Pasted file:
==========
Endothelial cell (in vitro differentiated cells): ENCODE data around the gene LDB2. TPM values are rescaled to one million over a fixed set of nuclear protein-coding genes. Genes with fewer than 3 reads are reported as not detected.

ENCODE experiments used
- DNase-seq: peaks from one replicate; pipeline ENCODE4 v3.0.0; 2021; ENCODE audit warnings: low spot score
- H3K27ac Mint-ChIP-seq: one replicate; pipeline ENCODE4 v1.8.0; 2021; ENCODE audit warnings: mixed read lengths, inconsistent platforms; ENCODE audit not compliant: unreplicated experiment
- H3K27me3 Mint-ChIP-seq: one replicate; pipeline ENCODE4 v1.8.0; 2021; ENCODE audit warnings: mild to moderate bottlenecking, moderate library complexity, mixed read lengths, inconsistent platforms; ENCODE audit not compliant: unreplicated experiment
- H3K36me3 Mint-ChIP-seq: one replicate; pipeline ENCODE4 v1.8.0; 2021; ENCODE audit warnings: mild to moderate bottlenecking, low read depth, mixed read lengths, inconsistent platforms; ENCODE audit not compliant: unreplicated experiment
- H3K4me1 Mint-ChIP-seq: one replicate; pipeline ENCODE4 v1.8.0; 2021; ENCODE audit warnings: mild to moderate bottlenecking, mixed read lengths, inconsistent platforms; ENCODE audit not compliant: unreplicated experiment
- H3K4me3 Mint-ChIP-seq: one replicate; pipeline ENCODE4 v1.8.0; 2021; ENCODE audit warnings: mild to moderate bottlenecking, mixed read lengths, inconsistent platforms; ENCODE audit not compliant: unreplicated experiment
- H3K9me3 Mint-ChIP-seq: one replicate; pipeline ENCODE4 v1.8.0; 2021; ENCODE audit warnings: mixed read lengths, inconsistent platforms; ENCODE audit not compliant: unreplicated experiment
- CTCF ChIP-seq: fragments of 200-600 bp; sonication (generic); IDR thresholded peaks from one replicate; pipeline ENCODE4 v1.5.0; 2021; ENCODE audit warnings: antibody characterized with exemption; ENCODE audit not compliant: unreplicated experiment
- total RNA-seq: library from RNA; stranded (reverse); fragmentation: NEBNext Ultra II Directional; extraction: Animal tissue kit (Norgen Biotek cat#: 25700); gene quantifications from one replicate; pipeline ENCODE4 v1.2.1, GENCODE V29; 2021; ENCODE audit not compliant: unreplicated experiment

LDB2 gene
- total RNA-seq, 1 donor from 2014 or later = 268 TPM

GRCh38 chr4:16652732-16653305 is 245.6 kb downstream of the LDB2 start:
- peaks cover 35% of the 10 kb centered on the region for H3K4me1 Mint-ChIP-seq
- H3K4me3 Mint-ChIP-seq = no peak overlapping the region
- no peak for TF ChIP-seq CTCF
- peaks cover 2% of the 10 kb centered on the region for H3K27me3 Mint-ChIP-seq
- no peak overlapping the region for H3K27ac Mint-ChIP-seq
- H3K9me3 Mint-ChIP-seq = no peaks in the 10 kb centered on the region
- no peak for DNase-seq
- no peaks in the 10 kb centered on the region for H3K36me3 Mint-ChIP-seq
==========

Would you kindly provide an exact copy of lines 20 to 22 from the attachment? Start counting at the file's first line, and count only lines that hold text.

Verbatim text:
- H3K9me3 Mint-ChIP-seq = no peaks in the 10 kb centered on the region
- no peak for DNase-seq
- no peaks in the 10 kb centered on the region for H3K36me3 Mint-ChIP-seq